The costs of drug R&D are rising. The ongoing COVID-19 has been a catalyst towards digitisation for many companies. Simultaneously, advances in digital technologies has increased the amount of data being generated, particularly outside of a clinical setting. Here, we summarise a recent article that explored digital endpoints and the efforts that must be applied before the true benefits can be realised.
A digital endpoint is a new classification defined by an endpoint’s use of sensor-generated data, often collected outside of a clinical setting. These sensors exist in an array of different devices that can be applied in a diverse set of contexts. For example, smartwatches can be used to a measure a drug’s effect on the nocturnal activity of patients with sickle cell disease.
Digital endpoints have garnered a lot of interest as they enable a more authentic and objective assessment of the patient’s experience and can cut drug discovery costs in half. The ubiquity of relatively inexpensive sensors has positioned digital endpoints as key in changing drug discovery. Nonetheless, for their benefits to be fully exploited, efforts must be applied to the technical creation of these endpoints and the environment that allows for their development and applications.
The benefits of digital endpoints
Traditional endpoints have several deficiencies. Clinical evaluation often involves patients visiting the clinic, meaning data arrives in a series of snapshots. This does not provide insight into a patient’s daily burden. This is particularly problematic for diseases with persistent and limiting symptoms.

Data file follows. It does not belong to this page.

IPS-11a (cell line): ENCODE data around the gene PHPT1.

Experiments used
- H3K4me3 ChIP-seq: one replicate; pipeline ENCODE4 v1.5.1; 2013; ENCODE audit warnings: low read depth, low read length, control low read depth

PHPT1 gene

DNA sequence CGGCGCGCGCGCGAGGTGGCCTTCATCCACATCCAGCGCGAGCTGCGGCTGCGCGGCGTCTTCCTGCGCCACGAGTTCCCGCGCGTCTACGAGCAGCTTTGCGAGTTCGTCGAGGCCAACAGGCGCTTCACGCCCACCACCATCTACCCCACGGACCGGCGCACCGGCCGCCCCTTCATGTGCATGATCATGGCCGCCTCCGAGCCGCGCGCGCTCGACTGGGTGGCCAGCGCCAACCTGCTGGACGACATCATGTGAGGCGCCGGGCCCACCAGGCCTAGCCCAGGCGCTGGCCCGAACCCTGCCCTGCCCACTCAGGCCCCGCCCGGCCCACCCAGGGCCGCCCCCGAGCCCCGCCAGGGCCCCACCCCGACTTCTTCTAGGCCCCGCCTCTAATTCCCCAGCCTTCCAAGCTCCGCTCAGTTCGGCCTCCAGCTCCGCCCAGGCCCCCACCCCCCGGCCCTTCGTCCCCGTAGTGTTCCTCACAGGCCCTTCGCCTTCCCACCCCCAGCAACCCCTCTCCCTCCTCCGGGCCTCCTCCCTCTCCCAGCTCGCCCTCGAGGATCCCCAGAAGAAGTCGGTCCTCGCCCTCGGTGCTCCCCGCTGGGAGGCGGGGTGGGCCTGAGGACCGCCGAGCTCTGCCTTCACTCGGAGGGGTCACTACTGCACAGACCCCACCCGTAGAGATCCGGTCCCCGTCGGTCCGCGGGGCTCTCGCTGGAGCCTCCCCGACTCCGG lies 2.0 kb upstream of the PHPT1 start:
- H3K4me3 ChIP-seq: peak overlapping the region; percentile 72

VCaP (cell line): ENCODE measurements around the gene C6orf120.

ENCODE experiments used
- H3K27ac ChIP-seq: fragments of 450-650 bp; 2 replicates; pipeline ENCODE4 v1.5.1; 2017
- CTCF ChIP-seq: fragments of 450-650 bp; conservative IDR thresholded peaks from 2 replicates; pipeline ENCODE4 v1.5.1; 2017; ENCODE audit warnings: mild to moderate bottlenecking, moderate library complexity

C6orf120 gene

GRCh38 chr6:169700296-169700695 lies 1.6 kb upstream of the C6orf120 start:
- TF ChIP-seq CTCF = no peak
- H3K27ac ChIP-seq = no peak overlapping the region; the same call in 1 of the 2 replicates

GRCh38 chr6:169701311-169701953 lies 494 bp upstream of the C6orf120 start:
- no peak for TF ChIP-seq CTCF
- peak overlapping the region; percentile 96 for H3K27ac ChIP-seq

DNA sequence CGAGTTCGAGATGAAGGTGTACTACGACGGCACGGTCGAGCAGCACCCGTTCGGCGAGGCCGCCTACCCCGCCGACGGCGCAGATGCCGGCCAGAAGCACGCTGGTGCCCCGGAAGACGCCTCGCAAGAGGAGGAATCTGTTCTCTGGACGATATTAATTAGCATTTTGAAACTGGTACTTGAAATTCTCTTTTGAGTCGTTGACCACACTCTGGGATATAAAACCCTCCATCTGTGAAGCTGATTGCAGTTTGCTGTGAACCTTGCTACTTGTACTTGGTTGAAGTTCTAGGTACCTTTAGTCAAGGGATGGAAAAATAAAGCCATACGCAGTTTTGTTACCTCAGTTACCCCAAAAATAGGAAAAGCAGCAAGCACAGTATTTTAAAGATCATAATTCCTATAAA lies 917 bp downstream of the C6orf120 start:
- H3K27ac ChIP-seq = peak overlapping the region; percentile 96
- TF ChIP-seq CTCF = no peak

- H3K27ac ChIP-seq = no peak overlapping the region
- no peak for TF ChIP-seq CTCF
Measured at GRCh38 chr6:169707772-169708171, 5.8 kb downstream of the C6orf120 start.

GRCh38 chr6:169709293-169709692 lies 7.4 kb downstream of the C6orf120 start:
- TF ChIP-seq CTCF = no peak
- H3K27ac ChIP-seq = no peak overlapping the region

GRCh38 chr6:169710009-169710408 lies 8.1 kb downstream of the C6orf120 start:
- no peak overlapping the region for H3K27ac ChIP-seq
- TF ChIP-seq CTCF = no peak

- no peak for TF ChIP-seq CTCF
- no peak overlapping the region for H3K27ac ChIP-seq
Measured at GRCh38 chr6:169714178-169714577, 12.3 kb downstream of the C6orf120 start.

To be considered clinically meaningful by the FDA, an endpoint must directly measure how a patient feels, functions or survives. The only way to obtain a genuine representation of this requires the context of a patient’s typical day. By continuously collecting data, sensors and other technology enable this sort of analysis. As a result, digital endpoints can offer previously unavailable insights about disease.
Barriers to adopting
Although the enthusiasm for digital endpoints has increased, their use is not frequently applied. Here are just some of the reasons why:
- Disjointed efforts: Despite a unified vision on applying digital tools to healthcare, little international cooperation exists. Continued international participation will be important to accelerate the acceptance of digital endpoints. Additionally, interdisciplinary participation will be necessary for the successful development of these endpoints.
- Unproven value: Because digital endpoints have been applied so sparsely their potential remains hypothetical. Given the high costs of clinical trial failure, pharmaceutical companies are cautious to significantly reshape their drug discovery processes.
- Nature of healthcare data: Healthcare data has become difficult to manage, interpret and reuse, hence the development of the FAIR principles. The implications of adhering to these principles in the context of digital tools must be considered.
There is universal optimism about the use of digital endpoints within healthcare to help combat the cost of therapeutic discovery. They can help offer a more accurate and authentic portrayal of disease burden. Nonetheless, the broad adoption of digital endpoints will require a unified effort and sufficient evidence to realise their full promise.
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